The US firm plans to use Cardinal's facility to help it have enough of the trial drug ready in order to expand its global Phase II clinical trials program by the end of the year, but stressed that it is still "in charge of the manufacturing process".
The two companies are already in partnership for the development of the drug with Bentley using Cardinal's other analytical services facility, also based in North Carolina.
"By using Cardinal's full range of solutions, from development to manufacturing and distribution, Bentley maximizes its efficiency and relies on the same high-quality services through the entire drug development and commercialisation cycle," said Cardinal's vice president Shawn Gallagher.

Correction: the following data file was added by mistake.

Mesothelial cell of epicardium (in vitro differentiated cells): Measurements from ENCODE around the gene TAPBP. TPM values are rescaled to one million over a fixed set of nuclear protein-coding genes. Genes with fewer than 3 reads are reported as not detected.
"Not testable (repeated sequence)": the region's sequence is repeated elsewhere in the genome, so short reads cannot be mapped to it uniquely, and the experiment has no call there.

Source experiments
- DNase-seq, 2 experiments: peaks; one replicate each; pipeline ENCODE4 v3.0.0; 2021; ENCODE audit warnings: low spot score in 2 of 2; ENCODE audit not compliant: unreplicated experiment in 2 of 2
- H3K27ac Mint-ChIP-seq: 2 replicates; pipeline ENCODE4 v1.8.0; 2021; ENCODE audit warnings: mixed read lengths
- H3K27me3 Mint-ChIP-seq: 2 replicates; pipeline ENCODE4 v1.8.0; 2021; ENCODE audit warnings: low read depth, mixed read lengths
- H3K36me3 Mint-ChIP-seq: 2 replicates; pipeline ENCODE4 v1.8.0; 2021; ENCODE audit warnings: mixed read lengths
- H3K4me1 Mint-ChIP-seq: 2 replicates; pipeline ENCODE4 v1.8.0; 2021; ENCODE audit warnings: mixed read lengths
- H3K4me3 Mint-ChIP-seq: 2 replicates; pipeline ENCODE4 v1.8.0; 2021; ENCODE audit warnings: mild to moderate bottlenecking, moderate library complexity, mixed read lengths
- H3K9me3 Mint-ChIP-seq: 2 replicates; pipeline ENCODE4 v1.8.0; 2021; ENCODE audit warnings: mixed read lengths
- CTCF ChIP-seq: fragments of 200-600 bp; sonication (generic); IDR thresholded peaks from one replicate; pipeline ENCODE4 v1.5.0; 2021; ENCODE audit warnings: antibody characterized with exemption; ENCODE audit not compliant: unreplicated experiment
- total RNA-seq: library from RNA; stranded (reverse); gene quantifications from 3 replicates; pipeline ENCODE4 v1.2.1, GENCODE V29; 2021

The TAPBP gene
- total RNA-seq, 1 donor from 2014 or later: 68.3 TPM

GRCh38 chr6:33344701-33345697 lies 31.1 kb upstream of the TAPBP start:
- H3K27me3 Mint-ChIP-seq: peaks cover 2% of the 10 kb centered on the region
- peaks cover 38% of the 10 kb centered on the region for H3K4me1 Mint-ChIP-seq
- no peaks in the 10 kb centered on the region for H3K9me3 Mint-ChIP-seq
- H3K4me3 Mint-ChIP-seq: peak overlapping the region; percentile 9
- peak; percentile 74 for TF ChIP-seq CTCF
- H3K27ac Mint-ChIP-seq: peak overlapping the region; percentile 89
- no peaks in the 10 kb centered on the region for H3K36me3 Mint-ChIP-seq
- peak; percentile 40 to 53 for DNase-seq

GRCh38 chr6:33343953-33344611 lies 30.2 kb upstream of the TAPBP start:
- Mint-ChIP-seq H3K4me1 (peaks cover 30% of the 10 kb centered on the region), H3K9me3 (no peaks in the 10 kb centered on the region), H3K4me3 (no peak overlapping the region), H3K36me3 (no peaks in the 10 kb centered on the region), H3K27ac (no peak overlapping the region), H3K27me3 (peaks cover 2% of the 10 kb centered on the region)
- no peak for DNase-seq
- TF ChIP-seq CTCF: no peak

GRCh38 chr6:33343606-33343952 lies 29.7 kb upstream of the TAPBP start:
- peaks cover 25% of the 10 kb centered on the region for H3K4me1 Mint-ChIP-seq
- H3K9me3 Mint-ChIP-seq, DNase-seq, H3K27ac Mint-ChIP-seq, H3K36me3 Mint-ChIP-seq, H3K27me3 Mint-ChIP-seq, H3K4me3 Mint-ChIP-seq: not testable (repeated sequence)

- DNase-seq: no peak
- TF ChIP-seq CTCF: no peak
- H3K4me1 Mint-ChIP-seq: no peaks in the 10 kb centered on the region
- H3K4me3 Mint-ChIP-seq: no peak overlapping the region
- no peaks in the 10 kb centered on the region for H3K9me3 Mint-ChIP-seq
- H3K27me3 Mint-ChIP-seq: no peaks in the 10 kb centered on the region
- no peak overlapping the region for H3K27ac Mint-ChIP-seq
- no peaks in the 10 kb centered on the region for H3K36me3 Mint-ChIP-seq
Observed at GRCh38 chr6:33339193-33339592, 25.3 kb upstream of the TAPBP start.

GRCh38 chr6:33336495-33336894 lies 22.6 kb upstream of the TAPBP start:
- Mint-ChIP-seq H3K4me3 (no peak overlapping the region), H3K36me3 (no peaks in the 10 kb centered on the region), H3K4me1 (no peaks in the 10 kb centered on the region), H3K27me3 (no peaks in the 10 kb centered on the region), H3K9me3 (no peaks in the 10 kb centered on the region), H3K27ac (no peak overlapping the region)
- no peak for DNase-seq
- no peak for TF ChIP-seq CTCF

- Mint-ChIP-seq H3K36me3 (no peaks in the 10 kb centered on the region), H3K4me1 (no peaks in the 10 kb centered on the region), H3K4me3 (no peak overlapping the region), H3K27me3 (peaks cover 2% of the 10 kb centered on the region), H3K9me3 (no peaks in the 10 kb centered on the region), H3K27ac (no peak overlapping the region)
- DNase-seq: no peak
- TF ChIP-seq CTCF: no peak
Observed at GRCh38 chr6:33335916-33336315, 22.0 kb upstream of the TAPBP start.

The product candidate uses Bentley's proprietary drug delivery technology, called CPE-215, to deliver insulin directly through diabetic patients' nasal mucosa using a nasal spray.
Currently used treatments require intramuscular injections several times a day.
"There is growing interest in alternative insulin delivery methods that are less intrusive than injection," said John Sedor, Bentley's president.
Bentley recently signed a license agreement with Korea's Dong Sung and India's Biocon to develop and market the product in 85 countries throughout Asia, Africa, and the Middle East upon approval.